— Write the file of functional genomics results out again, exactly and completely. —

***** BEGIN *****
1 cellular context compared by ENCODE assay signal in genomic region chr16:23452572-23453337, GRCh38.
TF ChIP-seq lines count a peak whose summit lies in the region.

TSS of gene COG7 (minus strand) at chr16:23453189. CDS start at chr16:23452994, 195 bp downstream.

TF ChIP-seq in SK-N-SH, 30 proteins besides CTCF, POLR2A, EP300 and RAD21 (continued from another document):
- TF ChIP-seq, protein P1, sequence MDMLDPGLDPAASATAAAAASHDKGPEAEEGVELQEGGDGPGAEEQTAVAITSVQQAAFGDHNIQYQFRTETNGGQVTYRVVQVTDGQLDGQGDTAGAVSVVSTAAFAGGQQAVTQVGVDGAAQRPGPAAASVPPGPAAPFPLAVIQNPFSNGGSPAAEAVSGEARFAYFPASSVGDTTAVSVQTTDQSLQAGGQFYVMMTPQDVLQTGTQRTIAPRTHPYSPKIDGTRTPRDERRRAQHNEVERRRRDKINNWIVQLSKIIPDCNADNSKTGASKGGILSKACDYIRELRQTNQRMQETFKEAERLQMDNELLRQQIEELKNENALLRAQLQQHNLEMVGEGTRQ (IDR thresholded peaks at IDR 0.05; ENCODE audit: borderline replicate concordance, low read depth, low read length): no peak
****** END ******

1 cellular context compared by ENCODE assay signal in genomic region chr16:23452572-23453337, GRCh38.
TF ChIP-seq lines count a peak whose summit lies in the region.

TSS of gene COG7 (minus strand) at chr16:23453189. CDS start at chr16:23452994, 195 bp downstream.

TF ChIP-seq in SK-N-SH, 30 proteins besides CTCF, POLR2A, EP300 and RAD21 (continued from another document):
- TF ChIP-seq, protein P1, sequence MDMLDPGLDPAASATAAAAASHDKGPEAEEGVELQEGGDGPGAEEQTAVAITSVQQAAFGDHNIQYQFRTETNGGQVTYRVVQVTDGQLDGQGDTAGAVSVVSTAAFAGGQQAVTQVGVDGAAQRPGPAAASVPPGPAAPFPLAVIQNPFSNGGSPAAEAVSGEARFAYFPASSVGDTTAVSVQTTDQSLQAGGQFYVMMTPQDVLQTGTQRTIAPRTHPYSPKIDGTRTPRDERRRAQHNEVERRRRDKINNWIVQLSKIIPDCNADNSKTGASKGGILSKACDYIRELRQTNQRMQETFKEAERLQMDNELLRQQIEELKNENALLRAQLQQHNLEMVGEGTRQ (IDR thresholded peaks at IDR 0.05; ENCODE audit: borderline replicate concordance, low read depth, low read length): no peak